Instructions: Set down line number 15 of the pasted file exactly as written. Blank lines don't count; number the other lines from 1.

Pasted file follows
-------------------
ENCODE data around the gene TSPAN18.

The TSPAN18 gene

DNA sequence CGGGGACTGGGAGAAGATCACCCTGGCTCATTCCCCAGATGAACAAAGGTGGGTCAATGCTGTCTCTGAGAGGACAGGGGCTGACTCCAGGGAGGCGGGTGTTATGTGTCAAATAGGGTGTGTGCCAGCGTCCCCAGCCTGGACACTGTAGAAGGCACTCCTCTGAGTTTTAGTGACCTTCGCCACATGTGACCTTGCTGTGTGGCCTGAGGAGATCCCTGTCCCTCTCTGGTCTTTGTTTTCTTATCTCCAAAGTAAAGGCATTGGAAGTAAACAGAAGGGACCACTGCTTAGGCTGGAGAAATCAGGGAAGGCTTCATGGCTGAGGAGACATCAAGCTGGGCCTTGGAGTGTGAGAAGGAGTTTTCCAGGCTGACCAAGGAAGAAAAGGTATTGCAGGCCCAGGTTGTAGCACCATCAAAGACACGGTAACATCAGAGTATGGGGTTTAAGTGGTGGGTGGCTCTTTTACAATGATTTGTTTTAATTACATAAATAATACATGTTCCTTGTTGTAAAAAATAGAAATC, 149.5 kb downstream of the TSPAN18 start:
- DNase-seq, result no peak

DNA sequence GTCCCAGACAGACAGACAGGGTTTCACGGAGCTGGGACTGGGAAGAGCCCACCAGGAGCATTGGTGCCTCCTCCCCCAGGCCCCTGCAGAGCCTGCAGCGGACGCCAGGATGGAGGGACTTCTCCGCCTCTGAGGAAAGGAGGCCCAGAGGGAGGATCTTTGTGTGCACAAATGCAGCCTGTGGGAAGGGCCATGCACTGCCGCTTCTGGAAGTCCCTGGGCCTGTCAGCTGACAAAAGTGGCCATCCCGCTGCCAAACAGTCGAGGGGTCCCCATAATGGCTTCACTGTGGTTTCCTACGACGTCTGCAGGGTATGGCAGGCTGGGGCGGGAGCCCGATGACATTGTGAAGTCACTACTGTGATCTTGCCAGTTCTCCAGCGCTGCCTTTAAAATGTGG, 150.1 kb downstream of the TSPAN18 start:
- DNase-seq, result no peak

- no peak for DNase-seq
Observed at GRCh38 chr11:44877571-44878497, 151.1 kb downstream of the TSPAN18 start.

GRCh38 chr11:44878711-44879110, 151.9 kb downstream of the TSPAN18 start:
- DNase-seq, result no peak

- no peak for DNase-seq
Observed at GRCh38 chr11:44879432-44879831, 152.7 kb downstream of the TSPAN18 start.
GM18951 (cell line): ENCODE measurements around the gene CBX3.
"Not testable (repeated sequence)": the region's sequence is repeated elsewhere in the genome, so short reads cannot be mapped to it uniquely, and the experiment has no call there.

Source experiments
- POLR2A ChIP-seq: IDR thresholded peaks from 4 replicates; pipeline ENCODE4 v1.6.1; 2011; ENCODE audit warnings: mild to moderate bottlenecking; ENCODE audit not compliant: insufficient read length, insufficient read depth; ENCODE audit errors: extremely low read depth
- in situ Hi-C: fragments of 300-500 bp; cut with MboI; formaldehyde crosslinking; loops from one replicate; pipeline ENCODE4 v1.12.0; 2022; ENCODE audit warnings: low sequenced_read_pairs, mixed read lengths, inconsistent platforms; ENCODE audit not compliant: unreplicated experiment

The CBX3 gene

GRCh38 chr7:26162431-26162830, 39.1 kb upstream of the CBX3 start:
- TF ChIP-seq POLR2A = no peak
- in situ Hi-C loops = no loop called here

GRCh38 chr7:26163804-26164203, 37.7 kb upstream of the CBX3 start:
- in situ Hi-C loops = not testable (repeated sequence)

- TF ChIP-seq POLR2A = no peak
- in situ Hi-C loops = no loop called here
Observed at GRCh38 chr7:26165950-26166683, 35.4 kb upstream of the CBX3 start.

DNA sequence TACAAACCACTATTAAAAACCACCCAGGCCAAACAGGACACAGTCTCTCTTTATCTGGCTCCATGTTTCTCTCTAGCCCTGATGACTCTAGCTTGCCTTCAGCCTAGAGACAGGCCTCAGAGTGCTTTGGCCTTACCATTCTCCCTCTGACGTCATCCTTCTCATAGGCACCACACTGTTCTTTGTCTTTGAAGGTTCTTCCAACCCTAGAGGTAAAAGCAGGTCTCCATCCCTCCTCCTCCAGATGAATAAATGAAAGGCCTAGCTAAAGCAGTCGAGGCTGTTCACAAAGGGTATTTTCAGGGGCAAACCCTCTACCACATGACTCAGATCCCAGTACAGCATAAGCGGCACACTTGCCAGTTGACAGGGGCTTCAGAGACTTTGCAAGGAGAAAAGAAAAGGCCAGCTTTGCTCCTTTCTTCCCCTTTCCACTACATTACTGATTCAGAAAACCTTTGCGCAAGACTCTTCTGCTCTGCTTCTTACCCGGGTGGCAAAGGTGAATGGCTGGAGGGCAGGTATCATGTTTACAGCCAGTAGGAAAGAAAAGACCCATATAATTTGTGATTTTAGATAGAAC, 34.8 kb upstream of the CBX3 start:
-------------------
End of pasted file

Source experiments